Fisher knew that to attract the other wealthy auto tycoons he hoped would join him in what would become Miami Beach, he needed to make the place look stunning—and in the 1920s, that meant art deco. Fisher then sought out and enlisted architects Henry Hohauser and Lawrence Murray Dixon to helm the gargantuan architectural project. And though the pair and their team would design some of the most iconic buildings of their time, the appeal of art deco, and subsequently, Miami, faded over time, as trends are wont to do. Miami Beach went from being the playground of the rich and famous in the ’30s and ’40s to, by the late 1960s, a favorite destination for retirees; being labeled “heaven’s waiting room” doesn’t exactly scream sexy, as one can imagine.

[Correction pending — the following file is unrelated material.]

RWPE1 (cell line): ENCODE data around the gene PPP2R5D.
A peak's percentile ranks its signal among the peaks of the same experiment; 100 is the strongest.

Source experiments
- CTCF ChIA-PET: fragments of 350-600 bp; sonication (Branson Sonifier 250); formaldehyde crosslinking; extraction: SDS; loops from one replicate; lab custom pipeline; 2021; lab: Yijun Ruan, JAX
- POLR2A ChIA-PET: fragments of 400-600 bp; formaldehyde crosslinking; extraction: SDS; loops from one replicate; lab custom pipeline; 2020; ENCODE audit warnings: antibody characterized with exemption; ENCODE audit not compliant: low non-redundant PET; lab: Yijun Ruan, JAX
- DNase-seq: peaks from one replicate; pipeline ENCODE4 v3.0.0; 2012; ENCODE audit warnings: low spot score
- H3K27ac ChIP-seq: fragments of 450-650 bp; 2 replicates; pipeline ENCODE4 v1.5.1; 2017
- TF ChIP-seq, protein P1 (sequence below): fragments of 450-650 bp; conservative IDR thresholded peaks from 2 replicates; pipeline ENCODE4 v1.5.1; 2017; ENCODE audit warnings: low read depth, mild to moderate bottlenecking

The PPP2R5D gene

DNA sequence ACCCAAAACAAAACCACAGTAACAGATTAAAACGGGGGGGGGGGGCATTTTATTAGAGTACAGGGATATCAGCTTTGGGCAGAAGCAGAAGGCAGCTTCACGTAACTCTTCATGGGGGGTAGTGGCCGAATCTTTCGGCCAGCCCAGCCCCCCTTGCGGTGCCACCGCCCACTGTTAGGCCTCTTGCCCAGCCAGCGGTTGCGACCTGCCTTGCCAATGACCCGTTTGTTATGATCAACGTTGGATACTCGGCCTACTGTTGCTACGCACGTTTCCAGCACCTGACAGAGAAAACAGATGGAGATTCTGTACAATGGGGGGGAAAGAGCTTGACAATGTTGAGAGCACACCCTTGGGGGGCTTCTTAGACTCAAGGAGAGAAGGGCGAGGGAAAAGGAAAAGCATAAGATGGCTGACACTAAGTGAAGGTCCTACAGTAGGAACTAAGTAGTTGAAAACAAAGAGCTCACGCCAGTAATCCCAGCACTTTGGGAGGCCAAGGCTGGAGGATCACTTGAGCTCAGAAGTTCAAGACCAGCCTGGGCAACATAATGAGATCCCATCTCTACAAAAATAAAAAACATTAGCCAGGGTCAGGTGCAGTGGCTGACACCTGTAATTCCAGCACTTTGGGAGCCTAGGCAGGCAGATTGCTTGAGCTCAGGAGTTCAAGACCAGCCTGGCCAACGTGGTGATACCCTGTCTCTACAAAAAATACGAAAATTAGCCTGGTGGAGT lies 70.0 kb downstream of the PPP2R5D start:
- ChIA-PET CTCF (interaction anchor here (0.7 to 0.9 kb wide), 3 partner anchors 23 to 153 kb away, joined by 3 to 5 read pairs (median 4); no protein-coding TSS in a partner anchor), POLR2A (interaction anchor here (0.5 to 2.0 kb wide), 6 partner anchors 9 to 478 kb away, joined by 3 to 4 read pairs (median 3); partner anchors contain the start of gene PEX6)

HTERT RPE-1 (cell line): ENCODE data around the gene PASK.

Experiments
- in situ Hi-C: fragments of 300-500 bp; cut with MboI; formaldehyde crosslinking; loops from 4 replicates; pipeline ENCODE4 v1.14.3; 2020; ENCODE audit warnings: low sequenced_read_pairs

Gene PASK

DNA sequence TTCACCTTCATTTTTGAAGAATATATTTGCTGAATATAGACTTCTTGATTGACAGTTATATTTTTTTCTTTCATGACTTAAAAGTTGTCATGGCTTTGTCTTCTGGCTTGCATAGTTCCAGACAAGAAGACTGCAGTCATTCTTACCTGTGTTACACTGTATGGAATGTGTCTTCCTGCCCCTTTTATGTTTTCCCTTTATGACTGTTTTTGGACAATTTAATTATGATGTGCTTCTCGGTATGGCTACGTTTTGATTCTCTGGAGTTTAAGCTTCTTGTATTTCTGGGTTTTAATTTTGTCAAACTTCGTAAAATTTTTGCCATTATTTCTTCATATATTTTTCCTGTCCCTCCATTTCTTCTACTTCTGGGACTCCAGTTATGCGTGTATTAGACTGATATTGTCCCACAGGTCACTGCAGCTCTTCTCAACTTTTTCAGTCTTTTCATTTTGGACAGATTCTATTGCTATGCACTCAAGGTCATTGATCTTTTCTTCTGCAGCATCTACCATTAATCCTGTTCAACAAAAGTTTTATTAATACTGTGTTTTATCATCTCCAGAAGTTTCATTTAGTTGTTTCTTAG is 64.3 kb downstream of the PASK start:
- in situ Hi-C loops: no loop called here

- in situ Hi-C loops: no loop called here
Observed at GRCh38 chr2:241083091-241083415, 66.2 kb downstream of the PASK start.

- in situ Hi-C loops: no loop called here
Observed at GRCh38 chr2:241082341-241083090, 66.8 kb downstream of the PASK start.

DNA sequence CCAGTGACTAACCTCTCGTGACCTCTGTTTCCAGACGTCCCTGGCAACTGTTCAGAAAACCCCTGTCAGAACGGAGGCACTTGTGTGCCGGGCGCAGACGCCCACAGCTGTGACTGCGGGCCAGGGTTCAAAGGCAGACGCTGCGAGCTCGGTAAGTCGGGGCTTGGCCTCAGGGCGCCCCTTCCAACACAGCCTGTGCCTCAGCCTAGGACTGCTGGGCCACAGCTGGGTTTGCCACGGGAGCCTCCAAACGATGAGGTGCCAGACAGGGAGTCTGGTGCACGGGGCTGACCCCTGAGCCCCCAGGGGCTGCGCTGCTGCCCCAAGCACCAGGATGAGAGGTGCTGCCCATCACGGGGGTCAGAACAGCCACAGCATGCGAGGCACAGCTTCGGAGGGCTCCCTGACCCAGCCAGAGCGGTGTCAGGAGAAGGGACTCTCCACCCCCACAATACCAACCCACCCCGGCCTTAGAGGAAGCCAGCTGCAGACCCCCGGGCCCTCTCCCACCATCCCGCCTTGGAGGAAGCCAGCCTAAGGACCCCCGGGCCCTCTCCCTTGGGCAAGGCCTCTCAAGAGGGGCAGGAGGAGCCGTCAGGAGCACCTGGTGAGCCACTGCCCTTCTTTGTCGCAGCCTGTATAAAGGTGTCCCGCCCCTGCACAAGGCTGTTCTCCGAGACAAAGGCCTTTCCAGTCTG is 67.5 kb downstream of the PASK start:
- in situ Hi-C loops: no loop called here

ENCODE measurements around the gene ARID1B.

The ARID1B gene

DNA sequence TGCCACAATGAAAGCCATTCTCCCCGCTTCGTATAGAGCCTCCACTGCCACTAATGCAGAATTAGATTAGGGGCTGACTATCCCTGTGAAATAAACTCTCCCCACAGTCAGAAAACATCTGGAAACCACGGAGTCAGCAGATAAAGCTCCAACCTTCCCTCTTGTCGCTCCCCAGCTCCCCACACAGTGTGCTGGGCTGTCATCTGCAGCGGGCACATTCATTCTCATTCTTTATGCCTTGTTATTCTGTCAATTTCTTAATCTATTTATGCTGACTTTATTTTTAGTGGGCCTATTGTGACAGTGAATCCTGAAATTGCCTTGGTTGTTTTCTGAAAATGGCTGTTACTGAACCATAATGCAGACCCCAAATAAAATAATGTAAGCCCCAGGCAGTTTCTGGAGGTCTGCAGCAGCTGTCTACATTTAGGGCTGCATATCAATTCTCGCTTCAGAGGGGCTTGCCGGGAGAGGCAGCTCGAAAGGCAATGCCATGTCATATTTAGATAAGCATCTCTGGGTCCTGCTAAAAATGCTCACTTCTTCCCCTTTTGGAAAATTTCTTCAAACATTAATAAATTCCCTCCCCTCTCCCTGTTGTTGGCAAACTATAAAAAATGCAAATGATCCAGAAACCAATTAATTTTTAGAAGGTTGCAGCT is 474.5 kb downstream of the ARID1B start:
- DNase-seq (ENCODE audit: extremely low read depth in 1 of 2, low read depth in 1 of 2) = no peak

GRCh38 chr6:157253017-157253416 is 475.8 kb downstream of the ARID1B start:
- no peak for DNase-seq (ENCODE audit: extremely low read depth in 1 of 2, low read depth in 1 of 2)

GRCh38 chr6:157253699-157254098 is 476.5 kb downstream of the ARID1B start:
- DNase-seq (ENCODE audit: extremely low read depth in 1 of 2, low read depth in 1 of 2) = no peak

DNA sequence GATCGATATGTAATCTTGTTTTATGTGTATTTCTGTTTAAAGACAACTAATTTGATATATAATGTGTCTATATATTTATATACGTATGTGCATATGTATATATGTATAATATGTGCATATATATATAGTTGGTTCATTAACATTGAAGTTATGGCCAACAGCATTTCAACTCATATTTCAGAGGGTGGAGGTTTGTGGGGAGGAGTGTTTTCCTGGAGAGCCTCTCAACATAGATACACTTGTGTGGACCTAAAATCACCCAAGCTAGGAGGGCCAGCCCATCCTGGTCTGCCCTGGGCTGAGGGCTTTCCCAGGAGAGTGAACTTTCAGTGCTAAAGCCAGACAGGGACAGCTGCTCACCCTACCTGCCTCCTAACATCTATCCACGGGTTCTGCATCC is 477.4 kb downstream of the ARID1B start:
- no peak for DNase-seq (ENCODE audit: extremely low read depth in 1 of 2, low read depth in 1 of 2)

However, Miami’s art deco buildings underwent a massive revival during the late ’70s when the Miami Design Preservation League was created. In 1979, the one-mile zone that is the Miami Beach Art Deco District became the first urban 20th-century Historic District on the United States’ National Register of Historic Places, sparking a renewed interest in Miami’s architectural heritage. Plus, a visit from Andy Warhol in 1980, and being featured repeatedly in the extremely popular (and extremely ’80s) series Miami Vice didn’t hurt either.
Given that it’s just a one-mile zone, Miami’s deco district is an easy area to explore on foot in one afternoon. Here are eight must-see art deco buildings to add to your itinerary:
1250 Ocean Dr.
While its crisp white exterior may seem more tame than other buildings on this list, there’s no doubt that the Carlyle is one of the most famous constructions in all of Miami. Designed by German American architect Richard Kiehnel, the Carlyle has appeared in films like Scarface (1983), The Birdcage (1996), and Random Hearts (1999), and it is located 100 yards from Gianni Versace’s former mansion, where the fashion designer was murdered by spree killer Andrew Cunanan.